I had to check the calendar because I didn’t know the date. Or what day it was. And I’ve written “2012” as the year at least 3 times today.

Today I drove myself to get donut holes (drive-thru) in an act of self-care. Upon my return, I began my virtual work day. The crew (read: the boys) proceeded to repeatedly interrupt said virtual workday approximately 1042x with bouts of crying, tattling, and general efforts to kill each other. The crew was sent outside to play. Moments later, the screaming began. I texted an urgent prayer request for my sanity before retrieving the crew and grounding them from each other in separate parts of the ship (house).

We ate lunch with Bobby as a family, and he offered to take the crew while he worked, so as to preserve my mental health.

After lunch, I worked for 5.5 uninterrupted hours and accomplished my entire (work-related) to-do list without having to yell at or ground anybody. The ship was empty save me, and the seas were calm.

Upon the crew’s return to the ship, we took a brief outing to go on a “bear hunt”. Bears were hunted. The entire crew is still alive.

More tomorrow.

Posted in teaching

Thoughts on Gifted Kids and the Adults They Become

So, a while back, I wrote a post called Kids turn into adults. I elaborated on that thought on my facebook page via a status update and a meme I found yesterday, and it gained some traction. Several of my friends, who are also recovering gifted children, commented on the post. And, not surprisingly, a few parents of today’s gifted children also commented. I promised them I’d gather my thoughts and post them in a coherent way, so here it goes:

What Does It Mean To Be Gifted?

I like to think of us as a horde of divergents, haha. But, the reality is that each gifted person is unique. They think differently. They process ideas without regard to the steps normal people use. They make connections others cannot see.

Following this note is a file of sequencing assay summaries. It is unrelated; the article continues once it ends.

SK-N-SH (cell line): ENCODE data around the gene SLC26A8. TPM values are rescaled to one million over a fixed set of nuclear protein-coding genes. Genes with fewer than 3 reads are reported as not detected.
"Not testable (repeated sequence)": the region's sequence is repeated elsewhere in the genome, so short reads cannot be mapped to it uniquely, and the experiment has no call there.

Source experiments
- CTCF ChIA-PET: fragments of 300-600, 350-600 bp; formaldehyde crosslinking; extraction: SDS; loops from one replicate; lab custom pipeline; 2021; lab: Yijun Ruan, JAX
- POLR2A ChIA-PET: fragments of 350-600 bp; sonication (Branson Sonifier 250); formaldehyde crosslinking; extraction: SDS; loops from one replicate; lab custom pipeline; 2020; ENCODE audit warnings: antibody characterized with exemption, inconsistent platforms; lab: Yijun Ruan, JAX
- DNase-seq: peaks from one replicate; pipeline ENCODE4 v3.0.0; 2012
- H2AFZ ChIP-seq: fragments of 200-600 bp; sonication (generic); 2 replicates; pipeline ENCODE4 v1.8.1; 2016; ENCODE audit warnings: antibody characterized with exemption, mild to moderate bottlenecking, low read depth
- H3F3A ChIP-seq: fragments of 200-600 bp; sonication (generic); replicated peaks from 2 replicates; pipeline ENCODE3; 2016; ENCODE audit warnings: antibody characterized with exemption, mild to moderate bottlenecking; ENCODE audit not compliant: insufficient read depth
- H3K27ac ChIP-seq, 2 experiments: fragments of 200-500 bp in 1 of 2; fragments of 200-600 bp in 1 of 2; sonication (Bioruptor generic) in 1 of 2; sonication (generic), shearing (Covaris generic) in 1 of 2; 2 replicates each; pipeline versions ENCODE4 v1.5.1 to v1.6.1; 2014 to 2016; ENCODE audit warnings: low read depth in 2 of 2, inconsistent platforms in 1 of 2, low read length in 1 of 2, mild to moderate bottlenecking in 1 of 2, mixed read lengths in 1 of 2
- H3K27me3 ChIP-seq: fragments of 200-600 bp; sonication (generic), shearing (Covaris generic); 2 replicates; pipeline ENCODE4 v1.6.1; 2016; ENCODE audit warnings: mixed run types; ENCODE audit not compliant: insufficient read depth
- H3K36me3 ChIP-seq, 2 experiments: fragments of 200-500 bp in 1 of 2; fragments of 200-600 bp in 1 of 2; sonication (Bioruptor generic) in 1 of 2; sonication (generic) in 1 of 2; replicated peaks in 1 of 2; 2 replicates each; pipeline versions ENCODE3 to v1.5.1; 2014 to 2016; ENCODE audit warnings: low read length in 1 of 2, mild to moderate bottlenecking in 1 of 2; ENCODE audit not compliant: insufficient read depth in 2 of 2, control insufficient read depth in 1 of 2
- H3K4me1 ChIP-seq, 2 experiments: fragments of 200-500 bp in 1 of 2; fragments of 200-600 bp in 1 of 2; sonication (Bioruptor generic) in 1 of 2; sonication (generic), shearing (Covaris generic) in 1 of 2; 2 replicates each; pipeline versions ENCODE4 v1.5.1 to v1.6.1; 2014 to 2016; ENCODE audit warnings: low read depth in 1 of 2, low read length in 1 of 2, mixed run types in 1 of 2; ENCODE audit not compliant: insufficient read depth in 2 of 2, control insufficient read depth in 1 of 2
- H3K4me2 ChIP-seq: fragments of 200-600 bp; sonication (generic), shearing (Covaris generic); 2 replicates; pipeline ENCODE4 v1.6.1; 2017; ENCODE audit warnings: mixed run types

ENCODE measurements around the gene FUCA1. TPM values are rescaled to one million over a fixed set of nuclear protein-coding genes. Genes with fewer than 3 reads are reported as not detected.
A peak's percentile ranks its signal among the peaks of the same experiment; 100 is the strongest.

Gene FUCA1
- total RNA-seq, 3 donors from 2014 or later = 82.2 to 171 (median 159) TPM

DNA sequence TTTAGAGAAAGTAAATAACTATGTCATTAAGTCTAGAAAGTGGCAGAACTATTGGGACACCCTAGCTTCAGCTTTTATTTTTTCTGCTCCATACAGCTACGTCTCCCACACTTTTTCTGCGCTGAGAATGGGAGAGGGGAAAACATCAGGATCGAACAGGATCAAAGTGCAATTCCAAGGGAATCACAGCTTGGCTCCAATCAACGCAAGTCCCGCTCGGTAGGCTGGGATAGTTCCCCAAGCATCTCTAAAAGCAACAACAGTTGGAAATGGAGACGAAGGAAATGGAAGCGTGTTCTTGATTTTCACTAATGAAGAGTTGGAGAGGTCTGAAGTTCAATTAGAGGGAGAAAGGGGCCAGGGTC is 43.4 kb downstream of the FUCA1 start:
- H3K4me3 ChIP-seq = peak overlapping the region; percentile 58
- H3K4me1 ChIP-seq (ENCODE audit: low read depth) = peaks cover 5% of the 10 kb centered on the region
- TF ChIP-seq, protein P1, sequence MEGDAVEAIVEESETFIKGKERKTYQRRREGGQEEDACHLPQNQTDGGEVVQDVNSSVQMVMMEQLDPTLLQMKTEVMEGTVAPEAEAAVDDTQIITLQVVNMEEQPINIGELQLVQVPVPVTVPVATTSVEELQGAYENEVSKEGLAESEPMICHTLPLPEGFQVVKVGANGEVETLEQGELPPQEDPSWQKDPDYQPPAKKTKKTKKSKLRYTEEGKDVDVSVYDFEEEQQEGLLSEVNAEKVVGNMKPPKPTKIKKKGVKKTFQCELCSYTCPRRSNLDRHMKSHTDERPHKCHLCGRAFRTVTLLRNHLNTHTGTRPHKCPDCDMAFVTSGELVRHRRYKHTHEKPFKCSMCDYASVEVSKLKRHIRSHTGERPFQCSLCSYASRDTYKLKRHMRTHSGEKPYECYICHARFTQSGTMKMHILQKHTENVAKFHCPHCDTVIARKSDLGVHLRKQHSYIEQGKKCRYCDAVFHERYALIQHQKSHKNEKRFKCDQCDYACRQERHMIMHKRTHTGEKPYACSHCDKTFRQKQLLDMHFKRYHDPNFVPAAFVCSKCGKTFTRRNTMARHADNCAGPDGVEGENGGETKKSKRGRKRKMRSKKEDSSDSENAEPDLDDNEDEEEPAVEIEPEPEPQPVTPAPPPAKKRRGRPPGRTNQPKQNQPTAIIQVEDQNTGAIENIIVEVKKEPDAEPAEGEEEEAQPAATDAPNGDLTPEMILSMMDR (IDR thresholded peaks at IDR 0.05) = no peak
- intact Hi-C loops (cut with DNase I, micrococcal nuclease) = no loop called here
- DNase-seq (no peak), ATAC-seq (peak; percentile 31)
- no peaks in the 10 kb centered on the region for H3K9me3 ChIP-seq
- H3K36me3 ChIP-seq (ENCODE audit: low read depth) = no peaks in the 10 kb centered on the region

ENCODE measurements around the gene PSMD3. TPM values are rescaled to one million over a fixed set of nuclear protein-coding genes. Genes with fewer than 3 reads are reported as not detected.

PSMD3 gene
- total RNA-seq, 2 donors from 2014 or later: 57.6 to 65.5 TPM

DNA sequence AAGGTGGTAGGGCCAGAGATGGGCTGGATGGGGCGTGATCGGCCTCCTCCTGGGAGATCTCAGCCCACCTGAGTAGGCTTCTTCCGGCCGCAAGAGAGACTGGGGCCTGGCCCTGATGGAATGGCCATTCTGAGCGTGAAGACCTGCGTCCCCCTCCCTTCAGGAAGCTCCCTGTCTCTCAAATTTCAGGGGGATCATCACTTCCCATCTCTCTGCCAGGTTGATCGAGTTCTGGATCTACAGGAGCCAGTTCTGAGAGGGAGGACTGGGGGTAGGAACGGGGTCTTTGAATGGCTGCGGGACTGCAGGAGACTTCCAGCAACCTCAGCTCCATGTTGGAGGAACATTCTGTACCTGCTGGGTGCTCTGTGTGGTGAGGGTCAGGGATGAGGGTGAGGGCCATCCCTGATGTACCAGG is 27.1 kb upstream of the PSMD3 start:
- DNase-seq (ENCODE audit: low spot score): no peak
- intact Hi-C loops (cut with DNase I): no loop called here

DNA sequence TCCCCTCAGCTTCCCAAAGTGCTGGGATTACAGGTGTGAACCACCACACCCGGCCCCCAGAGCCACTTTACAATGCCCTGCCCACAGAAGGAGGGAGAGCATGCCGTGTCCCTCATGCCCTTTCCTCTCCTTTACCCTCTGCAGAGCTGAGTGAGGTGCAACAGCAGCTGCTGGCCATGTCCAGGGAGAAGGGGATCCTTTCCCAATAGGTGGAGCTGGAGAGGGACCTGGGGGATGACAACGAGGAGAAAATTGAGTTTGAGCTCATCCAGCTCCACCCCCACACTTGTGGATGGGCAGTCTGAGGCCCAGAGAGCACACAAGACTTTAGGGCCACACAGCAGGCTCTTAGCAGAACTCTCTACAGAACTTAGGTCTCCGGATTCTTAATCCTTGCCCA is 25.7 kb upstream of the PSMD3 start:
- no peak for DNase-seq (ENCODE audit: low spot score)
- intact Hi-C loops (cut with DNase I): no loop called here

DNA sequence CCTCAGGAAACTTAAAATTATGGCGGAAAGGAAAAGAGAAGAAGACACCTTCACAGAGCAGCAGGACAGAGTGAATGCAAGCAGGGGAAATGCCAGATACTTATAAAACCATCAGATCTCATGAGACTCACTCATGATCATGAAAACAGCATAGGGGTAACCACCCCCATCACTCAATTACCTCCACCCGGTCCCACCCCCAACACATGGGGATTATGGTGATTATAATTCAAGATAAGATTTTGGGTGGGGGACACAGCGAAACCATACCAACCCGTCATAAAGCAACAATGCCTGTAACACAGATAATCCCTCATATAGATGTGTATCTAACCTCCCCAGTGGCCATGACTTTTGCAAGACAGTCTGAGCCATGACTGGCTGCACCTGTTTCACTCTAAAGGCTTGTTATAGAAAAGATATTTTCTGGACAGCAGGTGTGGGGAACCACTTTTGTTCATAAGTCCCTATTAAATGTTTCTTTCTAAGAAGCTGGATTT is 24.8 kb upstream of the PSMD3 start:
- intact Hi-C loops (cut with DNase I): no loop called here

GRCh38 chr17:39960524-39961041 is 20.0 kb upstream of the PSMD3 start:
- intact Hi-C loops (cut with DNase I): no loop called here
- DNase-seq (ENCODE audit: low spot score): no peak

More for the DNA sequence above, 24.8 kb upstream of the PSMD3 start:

Possible Problems Gifted Children Face

Here is a handy-dandy chart of the things that make us gifted in contrast to our nuerotypical counterparts, but with every amazing quality comes a possible downside. No one gifted person has all of these qualities, nor does any one person have every single one of these problems, however, we have to acknowledge that too much of a good thing can certainly be a bad thing.

The problem with gifted programs is that often, they spend so much time telling us how “smart” we are or how “rare” we are, and not enough time helping us explore who we are and how to navigate the problems that come with it. A lifetime of social isolation and misunderstanding can certainly lead to a number of other problems. The need to belong can lead to oppressive social anxiety. Seeing systemic problems and injustices creates the feeling of treading water in a world of existential dread. No wonder so many of us experience mental health crises.

Gifted Girls–The Good News

Girls often feel a need to comply with social norms (yay for the patriarchy!!!). Girls are less likely to (at least in their younger years) to have behavior issues.

Gifted Girls–The Bad News

Girls of all kids, gifted or not, get told that their performance is due to their innate abilities. “Wow! Look how smart you are!” “You are just naturally SO athletic!” “Of course it was easy; you are intelligent like your mother!”

These statements have the effect of making young women believe that work is not necessary for their success, that instead, it is simply within their natural ability. That doesn’t seem too harmful at the outset, but in adolescence, many challenges academic, mental, and physical arise. Girls often “break down” when it doesn’t come easily to them because they’ve not been taught how to approach a challenge.